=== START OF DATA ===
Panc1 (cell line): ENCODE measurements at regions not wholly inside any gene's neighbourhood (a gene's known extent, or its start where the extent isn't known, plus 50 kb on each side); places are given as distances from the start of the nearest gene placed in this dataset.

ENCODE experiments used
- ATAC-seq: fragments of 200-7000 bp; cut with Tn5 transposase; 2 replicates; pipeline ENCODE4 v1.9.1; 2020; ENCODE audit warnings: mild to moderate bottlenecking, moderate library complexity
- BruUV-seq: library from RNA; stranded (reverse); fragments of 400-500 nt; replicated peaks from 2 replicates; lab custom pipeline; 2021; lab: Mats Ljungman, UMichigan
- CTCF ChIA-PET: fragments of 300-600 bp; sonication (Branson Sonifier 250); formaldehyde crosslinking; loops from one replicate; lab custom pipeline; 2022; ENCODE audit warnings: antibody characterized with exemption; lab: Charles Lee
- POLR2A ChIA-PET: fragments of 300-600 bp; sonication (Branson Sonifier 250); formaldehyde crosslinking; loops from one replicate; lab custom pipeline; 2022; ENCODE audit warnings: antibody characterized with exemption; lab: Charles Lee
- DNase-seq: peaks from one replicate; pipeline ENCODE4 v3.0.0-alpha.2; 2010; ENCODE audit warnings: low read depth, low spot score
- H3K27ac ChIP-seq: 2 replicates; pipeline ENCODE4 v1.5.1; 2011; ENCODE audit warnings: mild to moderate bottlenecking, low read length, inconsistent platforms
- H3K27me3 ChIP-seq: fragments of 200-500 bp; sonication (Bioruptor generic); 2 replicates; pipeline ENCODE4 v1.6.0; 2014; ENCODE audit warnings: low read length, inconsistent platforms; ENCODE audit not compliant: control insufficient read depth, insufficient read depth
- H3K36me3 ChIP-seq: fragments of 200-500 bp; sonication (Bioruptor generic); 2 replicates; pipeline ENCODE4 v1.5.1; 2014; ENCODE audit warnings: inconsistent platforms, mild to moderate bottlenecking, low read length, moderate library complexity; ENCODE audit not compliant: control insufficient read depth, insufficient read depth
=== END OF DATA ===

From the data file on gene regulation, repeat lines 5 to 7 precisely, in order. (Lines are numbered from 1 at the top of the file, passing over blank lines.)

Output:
- CTCF ChIA-PET: fragments of 300-600 bp; sonication (Branson Sonifier 250); formaldehyde crosslinking; loops from one replicate; lab custom pipeline; 2022; ENCODE audit warnings: antibody characterized with exemption; lab: Charles Lee
- POLR2A ChIA-PET: fragments of 300-600 bp; sonication (Branson Sonifier 250); formaldehyde crosslinking; loops from one replicate; lab custom pipeline; 2022; ENCODE audit warnings: antibody characterized with exemption; lab: Charles Lee
- DNase-seq: peaks from one replicate; pipeline ENCODE4 v3.0.0-alpha.2; 2010; ENCODE audit warnings: low read depth, low spot score